KARACHI: The State Bank of Pakistan (SBP) raised its key interest rate by a percentage point to a record 21 per cent on Tuesday as the country attempts to tame crippling food inflation and maintain the confidence of foreign creditors.

The decision to raise the key rate by 100 basis points — below several analysts’ expectations of a 200bps increase — by the central bank’s monetary policy committee (MPC) came days after government data showed March consumer inflation hit another all-time high.

“The MPC noted that inflation in March 2023 rose further to 35.4 per cent, and is expected to remain high in the near term,” the SBP said in a statement. “However, there are early indications of inflation expectations plateauing, albeit at an elevated level.”

The committee viewed Tuesday’s rate hike as an important step towards anchoring inflation expectations around the medium-term target, “which is critical for achieving the objective of price stability”, the statement said.

100bps hike below analysts’ expectations

It said that “Pakistan’s financial sector remains broadly resilient, while economic activity continues to moderate”.

The committee said that since the last meeting, it had noted three developments having implications for the macroeconomic outlook — the current account deficit has narrowed, progress towards completing the ninth review under the IMF’s loan programme, and recent strains in the global banking system that have further tightened global liquidity and financial conditions.

“These have added to the difficulties of the emerging market economies like Pakistan to access international capital markets,” it said.

Against this backdrop, the committee said it considered the current monetary policy stance appropriate and stressed that the latest interest rate hike, along with previous accumulated monetary tightening, “will help achieve the medium-term inflation target over the next eight quarters”.

However, the committee noted that uncertainties attached to the global financial conditions as well as the domestic political situation “pose risks to this assessment”.

In its previous policy meeting in March, the SBP raised the rate by a massive 300bps to 20pc. With the latest hike on Tuesday, it has now increased rates by a total of 1,125bps since January last year.

High interest rates are a drag on activity and slow down economic growth. But central banks raise their policy rates out of necessity when inflation gets out of hand.

‘Lower than expected’

The SBP may have held back from a more aggressive rate hike due to indications that a broad economic slowdown is already likely, Reuters quoted Tahir Abbas, head of research at Arif Habib Ltd, as saying.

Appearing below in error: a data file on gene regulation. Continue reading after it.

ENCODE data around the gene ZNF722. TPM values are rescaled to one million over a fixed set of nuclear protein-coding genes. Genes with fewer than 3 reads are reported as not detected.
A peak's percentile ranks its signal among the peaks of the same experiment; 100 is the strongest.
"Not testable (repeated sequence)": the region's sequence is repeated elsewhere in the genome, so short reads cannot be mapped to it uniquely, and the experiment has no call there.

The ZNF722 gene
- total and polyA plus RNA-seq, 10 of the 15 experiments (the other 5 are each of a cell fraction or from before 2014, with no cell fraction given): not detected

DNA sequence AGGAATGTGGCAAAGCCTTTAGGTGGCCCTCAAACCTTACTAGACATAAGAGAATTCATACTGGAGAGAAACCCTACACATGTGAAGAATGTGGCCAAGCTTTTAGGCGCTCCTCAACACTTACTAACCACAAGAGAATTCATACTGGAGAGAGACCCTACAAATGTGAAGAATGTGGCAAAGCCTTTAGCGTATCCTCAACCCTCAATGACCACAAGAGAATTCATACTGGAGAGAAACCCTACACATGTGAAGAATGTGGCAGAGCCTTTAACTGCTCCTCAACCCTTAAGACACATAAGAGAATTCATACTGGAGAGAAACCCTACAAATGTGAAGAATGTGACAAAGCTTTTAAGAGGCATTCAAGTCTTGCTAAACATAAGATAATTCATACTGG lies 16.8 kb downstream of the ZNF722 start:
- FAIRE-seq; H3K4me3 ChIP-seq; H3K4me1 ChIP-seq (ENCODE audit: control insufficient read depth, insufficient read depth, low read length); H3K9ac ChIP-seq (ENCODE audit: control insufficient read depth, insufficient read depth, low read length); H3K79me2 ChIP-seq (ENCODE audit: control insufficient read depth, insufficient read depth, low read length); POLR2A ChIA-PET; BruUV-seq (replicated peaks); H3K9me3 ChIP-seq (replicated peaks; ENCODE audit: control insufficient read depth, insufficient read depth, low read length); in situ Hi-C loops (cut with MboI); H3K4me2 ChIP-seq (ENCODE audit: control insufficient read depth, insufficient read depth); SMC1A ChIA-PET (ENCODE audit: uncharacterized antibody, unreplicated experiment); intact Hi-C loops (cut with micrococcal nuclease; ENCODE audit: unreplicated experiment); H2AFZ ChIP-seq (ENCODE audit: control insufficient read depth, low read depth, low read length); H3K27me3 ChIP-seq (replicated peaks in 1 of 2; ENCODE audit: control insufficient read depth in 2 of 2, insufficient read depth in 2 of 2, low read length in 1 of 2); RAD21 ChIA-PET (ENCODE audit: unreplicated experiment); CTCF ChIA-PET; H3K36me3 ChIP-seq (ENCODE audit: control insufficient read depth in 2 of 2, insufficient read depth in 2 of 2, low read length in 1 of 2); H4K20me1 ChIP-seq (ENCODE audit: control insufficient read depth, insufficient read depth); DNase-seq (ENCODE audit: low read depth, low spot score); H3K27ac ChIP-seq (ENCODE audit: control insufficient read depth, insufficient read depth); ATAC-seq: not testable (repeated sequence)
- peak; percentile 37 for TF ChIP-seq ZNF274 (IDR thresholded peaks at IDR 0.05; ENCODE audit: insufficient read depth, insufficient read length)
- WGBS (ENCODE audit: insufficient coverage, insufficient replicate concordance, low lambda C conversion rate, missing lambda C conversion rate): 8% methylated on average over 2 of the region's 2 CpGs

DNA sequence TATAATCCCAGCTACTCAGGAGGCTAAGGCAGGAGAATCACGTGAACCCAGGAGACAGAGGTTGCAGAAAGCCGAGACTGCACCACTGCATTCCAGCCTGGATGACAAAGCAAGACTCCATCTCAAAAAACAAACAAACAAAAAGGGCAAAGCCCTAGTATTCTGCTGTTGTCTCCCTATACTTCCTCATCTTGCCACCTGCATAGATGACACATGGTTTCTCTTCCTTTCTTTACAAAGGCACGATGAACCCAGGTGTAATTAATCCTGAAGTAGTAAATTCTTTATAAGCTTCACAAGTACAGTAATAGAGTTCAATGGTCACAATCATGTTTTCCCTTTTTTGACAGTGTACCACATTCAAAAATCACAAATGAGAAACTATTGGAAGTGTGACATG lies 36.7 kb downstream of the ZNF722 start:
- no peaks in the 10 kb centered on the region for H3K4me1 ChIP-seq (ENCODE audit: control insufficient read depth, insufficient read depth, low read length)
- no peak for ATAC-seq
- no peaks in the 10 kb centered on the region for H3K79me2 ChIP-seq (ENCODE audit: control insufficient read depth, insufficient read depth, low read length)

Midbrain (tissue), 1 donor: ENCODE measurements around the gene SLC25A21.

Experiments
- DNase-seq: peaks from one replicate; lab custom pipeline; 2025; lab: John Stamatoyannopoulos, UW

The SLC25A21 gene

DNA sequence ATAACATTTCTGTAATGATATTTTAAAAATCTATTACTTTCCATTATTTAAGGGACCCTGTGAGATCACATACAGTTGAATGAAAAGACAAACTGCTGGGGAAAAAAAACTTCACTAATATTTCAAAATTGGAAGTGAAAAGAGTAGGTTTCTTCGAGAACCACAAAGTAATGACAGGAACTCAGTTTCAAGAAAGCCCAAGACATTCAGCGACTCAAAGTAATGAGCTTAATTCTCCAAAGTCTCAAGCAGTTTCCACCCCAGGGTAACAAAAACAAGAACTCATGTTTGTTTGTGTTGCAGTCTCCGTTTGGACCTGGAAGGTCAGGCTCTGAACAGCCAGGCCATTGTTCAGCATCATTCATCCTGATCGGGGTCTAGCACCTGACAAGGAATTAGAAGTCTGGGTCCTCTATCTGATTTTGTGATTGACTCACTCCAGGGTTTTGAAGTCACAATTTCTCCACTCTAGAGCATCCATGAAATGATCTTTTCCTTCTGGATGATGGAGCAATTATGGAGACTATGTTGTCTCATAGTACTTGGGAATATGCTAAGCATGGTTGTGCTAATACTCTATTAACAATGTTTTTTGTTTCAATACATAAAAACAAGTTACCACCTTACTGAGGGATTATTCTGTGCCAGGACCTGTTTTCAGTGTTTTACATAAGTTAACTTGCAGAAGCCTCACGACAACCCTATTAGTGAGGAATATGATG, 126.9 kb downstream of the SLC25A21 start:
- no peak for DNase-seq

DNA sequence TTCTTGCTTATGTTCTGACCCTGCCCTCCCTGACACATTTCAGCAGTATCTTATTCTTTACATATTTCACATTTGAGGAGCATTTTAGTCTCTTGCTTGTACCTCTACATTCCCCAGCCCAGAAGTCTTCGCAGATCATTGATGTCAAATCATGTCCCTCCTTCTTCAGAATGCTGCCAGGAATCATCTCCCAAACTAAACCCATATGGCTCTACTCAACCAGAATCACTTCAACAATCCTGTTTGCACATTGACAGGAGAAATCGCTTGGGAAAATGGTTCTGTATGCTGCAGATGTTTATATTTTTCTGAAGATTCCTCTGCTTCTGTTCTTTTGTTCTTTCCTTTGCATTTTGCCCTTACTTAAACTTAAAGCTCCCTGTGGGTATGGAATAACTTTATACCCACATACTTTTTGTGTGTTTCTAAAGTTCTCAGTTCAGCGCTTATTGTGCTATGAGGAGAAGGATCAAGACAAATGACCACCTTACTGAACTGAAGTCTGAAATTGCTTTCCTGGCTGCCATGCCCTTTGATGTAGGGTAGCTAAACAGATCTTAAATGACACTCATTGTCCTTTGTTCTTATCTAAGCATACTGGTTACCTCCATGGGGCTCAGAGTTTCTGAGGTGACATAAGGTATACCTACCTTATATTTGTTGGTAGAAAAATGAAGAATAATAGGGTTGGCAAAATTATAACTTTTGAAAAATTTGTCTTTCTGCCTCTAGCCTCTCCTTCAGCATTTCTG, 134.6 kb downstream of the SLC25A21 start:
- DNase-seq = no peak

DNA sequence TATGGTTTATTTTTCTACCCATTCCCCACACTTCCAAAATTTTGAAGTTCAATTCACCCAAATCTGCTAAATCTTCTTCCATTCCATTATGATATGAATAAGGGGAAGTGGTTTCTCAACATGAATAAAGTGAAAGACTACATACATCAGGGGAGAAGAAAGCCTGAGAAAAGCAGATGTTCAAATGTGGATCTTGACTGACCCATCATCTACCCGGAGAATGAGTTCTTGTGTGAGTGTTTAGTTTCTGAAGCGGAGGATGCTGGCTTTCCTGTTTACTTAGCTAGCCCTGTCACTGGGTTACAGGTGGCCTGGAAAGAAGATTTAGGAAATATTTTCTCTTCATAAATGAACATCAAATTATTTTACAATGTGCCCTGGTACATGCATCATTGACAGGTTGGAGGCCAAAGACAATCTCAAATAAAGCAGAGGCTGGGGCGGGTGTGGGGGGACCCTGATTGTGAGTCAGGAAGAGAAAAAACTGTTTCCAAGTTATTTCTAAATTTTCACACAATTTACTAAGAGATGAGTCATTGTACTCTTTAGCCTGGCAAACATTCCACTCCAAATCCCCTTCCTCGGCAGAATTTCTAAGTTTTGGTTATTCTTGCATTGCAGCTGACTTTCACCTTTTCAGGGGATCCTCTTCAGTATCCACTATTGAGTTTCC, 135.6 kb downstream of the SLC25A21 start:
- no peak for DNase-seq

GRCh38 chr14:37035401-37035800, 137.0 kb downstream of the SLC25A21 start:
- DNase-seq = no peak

“A majority of the high-frequency indicators already depict negative growth and a massive slowdown in the economy,” he said. “An aggressive rate hike won’t be of much help.”

Topline Securities CEO Mohammad Sohail said that the hike in the policy rate was “lower than expected”, according to Dawn.com. Raza Jaffrey, head of research at Intermarket Securities, said today’s decision was “in line with our expectations but lower than the street consensus of a 200bps hike”.

External front

Pakistan is in talks with the International Monetary Fund to unlock its next loan tranche worth around $1.1 billion as part of a $6.5bn bailout agreement reached in 2019.

In its statement, the SBP said an early conclusion of the ninth review of the IMF program was critical to rebuilding foreign exchange reserve buffers.

Analysts said the SBP governor stated in a private briefing that principal repayments of $4.5bn remained due during the last quarter of the fiscal year, according to Reuters.

Of that, $2.3bn will be rolled over, while repayments of $2.2bn are payable, the analysts said. Most of the repayments are multilateral and bilateral, with $100 million in commercial loans.

As Pakistan bids to avoid a possible default on foreign obligations, the only help so far has come from long-time ally Beijing, through a $1.8bn refinancing and a rollover of $2bn in March.

Inflation hike ‘broad-based’

In Tuesday’s statement, the MPC noted that the surge in inflation was broad-based, though a large part of it was contributed by food and energy components.

“This reflects the pass-through of increases in taxes and duties, unwinding of untargeted energy subsidies and the recent exchange rate depreciation,” it said, adding that the core inflation has risen to 18.6pc in urban and 23.1pc in rural baskets, indicating the second-round impacts of measures taken by the government.

The committee also viewed the increase in core inflation as partly driven by the elevated inflation expectations, as indicated by recent sentiment surveys, it said. “To anchor these expectations, the MPC views its current monetary policy stance as appropriate to keep the real interest rate in positive territory on a forward-looking basis.”

Published in Dawn, April 5th, 2023

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